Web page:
Well, Rupert Murdoch has attempted to be the first to start to charge again for his newspaper content. But the conventional wisdom is that if you offer your content for free, then start charging again while your competitors don't, that you're going to be the sacrificial lamb who ends up crashing and burning. Certainly, if Murdoch succeeds, his competitors will be more than happy to follow suit, but no one else is exactly lining up until they see that he doesn't fall on his ass.

I'm not sure (3, Interesting)

MBGMorden (803437) | more than 4 years ago | (#32873668)

I no longer really use it that much, but when I did use my iPod Touch to get App-store apps, the VAST majority of the apps that I downloaded and used were in fact, free. Not as in speech, but as in beer at least. It seems like for the vast majority of things that I wanted, there were either people willing to donate their time, or who were hoping to recoup their costs via another method (IIRC, Fandango had out a movie show time listing app for free that was subsidized by the ability to buy tickets online to most of those movies).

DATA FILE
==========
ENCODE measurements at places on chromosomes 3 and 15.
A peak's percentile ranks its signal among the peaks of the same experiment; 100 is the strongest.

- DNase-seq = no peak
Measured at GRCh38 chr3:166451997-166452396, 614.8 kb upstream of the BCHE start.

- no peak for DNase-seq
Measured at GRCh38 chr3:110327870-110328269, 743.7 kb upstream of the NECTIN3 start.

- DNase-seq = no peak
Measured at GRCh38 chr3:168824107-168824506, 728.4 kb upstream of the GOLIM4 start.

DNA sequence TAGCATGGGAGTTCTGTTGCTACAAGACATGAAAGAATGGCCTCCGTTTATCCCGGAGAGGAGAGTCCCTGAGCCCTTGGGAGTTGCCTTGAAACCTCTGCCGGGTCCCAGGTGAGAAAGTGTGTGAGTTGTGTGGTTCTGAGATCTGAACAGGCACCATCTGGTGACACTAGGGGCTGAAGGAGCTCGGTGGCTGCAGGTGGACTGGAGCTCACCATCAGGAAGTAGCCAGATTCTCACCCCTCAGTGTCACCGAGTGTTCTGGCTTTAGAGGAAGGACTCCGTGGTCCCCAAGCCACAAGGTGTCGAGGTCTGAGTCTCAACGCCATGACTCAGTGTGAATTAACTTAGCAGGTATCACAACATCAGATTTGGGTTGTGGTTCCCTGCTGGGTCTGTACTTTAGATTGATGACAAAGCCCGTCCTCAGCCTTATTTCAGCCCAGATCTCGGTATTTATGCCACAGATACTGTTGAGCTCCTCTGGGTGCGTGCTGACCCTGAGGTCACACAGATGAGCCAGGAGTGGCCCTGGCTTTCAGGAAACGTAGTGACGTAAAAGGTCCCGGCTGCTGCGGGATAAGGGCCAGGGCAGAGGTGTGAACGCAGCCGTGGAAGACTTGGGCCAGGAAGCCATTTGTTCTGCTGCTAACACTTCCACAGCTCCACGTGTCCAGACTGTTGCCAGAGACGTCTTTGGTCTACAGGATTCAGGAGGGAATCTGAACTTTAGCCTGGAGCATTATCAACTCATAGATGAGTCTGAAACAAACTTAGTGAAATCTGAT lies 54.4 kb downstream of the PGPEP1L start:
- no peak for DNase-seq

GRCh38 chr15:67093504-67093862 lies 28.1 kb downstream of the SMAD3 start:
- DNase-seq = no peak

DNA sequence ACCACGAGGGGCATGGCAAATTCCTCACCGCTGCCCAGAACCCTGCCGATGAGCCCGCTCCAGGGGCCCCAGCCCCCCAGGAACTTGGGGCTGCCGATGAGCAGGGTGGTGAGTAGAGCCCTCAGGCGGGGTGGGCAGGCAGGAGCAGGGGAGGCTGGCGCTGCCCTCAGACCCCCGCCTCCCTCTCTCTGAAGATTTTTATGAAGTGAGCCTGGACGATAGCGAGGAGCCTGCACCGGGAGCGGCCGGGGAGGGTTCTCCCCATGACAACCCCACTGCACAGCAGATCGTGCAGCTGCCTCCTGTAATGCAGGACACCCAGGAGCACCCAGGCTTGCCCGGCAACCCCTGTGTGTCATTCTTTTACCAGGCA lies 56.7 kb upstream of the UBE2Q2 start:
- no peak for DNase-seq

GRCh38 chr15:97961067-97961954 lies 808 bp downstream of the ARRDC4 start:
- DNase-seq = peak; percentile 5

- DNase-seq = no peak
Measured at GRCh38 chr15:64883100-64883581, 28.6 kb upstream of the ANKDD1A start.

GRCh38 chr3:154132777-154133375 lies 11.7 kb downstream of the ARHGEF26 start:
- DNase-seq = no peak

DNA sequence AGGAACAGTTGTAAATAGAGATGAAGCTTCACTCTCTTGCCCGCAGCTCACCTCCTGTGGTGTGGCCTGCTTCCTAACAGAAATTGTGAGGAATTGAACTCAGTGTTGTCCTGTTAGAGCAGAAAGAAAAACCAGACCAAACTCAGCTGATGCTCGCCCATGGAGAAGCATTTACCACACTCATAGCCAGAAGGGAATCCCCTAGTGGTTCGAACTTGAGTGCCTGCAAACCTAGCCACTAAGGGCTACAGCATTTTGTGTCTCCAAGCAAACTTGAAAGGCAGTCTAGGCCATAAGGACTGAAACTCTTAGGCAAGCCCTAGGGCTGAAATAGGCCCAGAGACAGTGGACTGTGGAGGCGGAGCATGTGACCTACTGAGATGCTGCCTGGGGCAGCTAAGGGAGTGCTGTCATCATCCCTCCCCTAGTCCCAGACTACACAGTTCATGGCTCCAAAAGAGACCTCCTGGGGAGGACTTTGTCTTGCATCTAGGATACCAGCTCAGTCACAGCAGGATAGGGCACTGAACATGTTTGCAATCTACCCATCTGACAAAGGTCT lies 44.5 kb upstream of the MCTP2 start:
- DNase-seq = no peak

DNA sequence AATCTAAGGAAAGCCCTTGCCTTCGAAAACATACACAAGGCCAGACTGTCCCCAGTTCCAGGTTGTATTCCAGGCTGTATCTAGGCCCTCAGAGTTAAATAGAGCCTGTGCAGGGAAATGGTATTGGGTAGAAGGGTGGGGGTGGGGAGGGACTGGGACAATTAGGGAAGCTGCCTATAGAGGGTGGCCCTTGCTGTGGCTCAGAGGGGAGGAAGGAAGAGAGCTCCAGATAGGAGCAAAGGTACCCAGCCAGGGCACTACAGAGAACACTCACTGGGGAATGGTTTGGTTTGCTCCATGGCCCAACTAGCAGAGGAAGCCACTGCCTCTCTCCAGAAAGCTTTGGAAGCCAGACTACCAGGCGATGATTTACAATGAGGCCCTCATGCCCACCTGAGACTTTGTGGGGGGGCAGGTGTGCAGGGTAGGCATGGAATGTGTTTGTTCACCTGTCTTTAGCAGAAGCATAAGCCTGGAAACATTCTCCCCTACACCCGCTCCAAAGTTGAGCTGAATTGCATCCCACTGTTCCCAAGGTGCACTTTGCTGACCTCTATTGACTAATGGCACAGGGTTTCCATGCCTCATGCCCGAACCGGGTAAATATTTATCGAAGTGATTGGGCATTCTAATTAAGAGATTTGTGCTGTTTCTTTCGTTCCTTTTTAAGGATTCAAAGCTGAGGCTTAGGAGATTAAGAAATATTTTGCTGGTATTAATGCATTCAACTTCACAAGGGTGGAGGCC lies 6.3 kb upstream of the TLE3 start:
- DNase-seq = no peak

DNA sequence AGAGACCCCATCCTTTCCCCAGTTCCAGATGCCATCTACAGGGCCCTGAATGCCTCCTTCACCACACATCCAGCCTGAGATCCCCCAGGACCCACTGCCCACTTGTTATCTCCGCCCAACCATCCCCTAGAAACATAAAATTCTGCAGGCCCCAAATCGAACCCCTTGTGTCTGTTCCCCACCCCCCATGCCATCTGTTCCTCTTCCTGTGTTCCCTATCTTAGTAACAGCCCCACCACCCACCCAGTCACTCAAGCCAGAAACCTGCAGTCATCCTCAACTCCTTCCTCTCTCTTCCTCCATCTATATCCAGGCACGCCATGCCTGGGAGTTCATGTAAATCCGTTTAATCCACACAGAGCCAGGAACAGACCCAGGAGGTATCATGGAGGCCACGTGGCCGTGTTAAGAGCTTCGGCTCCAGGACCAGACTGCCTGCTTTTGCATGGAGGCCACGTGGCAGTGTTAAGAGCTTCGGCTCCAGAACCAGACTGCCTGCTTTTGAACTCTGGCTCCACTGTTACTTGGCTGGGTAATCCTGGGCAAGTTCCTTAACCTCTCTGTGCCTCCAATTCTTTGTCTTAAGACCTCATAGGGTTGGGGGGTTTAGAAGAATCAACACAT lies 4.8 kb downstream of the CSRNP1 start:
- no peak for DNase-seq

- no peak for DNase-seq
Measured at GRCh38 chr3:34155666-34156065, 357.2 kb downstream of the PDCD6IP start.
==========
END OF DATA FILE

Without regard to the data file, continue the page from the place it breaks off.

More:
Look at Android: a very popular cellphone OS that is in fact, Free.

I personally see "Free" taking off even more now. PARTICULARLY on desktop PC's. Smartphones, with their varied landscape, are essentially teaching users to deal with different platforms. If they can get to the web, manage their photos, and perform basic services, then they're fine with that. If the UI is a little different between new phones, then no biggie. Many content providers are doing the same too. They can't code their websites to IE6 and claim "most everybody is using that anyways". These days LOTS of people will be hitting that site with a phone, and hence sites are by necessity going to have to be coded to be more tolerant of various browser rendering engines. Once that user mindset is starts to bleed over into desktops a bit, I think a tolerance for something "a little different looking" will come. When that tolerance gets here, the Linux option on a new PC is going to look very nice if the user can save $25-50 on the total cost.